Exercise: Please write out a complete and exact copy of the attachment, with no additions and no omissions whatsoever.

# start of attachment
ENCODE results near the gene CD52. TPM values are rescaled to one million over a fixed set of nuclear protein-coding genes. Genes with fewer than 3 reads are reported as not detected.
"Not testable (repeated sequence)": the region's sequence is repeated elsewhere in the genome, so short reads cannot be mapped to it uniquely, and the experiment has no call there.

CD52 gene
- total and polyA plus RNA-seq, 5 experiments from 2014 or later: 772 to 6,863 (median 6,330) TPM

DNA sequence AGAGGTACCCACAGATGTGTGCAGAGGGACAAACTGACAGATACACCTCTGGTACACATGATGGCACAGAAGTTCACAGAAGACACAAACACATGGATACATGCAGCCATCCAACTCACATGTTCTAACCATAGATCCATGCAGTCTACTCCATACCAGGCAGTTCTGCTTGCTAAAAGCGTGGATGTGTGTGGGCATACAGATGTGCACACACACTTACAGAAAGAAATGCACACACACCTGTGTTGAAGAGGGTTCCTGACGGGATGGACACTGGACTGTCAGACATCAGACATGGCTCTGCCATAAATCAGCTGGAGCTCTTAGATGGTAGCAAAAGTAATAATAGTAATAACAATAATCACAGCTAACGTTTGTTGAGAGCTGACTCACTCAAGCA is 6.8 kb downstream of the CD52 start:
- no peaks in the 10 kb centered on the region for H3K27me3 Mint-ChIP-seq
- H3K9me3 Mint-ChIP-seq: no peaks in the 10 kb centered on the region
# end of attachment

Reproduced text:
ENCODE results near the gene CD52. TPM values are rescaled to one million over a fixed set of nuclear protein-coding genes. Genes with fewer than 3 reads are reported as not detected.
"Not testable (repeated sequence)": the region's sequence is repeated elsewhere in the genome, so short reads cannot be mapped to it uniquely, and the experiment has no call there.

CD52 gene
- total and polyA plus RNA-seq, 5 experiments from 2014 or later: 772 to 6,863 (median 6,330) TPM

DNA sequence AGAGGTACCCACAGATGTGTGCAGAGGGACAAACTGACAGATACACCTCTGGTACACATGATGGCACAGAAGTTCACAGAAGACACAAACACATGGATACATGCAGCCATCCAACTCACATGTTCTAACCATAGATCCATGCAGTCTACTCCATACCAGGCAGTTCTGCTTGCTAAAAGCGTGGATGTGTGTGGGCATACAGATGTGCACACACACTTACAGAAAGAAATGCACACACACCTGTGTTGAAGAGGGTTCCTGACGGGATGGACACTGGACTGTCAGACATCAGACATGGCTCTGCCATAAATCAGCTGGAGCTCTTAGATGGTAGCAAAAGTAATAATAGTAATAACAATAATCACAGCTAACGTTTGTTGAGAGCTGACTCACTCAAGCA is 6.8 kb downstream of the CD52 start:
- no peaks in the 10 kb centered on the region for H3K27me3 Mint-ChIP-seq
- H3K9me3 Mint-ChIP-seq: no peaks in the 10 kb centered on the region